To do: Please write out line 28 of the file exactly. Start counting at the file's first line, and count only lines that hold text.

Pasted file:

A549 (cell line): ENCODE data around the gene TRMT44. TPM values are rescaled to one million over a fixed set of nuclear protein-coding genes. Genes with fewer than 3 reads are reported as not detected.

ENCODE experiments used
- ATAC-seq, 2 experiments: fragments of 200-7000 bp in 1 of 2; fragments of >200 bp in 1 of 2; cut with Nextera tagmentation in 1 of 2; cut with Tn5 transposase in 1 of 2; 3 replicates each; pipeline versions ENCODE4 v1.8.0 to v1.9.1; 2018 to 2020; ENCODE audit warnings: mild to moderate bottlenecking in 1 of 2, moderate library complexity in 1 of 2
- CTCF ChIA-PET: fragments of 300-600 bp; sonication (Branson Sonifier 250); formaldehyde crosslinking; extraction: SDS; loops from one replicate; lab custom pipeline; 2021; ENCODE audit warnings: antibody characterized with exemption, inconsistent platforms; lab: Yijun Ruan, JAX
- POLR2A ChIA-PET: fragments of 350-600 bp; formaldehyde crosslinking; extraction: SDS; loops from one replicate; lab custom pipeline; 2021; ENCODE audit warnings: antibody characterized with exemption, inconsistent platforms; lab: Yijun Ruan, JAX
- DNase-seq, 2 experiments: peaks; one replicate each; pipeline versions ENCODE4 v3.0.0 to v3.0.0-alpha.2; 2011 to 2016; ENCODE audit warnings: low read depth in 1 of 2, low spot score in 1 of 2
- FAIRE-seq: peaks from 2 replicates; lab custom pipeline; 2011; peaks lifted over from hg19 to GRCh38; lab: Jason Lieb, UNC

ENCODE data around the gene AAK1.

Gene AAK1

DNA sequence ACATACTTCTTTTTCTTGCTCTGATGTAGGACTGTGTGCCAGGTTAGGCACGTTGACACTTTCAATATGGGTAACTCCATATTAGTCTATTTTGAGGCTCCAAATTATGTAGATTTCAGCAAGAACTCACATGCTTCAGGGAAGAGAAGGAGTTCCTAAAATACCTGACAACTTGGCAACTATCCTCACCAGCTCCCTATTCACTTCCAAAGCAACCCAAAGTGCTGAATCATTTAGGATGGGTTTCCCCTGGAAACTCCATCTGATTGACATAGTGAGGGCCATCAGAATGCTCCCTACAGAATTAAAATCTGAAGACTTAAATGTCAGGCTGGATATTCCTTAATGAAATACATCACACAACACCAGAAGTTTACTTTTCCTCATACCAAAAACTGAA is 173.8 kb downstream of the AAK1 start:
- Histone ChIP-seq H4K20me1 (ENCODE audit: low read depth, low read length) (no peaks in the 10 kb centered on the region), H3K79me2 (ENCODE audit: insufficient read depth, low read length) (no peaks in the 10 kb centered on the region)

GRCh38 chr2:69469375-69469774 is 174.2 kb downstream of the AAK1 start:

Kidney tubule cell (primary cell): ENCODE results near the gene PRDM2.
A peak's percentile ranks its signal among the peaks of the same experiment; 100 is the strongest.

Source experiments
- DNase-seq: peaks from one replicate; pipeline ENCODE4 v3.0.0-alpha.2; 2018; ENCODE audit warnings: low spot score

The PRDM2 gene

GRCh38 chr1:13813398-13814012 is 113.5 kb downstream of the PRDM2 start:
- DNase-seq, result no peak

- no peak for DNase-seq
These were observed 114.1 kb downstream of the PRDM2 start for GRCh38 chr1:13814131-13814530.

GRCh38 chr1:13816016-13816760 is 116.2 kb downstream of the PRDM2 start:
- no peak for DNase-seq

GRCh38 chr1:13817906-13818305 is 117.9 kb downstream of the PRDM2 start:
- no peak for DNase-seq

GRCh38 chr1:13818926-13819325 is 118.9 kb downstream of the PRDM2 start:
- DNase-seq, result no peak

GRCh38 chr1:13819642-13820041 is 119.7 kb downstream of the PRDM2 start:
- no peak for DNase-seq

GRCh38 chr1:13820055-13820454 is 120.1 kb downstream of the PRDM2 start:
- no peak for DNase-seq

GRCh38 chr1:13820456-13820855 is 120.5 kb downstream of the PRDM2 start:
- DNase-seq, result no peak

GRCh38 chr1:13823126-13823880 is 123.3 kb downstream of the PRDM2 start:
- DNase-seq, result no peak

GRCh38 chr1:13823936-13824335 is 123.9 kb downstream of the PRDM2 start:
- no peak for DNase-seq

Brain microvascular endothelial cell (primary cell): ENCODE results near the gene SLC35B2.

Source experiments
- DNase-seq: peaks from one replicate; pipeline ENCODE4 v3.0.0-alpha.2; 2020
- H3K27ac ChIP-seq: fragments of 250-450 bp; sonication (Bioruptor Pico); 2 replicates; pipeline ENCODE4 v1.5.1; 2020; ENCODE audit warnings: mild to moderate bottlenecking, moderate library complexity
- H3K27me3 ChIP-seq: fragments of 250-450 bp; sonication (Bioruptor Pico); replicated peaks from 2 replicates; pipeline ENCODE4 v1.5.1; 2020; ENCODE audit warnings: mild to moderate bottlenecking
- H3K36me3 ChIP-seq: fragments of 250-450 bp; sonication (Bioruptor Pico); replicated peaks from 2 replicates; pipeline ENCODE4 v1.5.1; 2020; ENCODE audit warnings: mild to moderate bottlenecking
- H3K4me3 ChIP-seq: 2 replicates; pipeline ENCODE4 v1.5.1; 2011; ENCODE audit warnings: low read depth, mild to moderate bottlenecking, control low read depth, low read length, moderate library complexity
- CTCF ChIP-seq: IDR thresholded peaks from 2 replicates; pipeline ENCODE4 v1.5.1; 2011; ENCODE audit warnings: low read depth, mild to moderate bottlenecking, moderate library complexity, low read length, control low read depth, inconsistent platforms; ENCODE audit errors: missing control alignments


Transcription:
GRCh38 chr1:13819642-13820041 is 119.7 kb downstream of the PRDM2 start: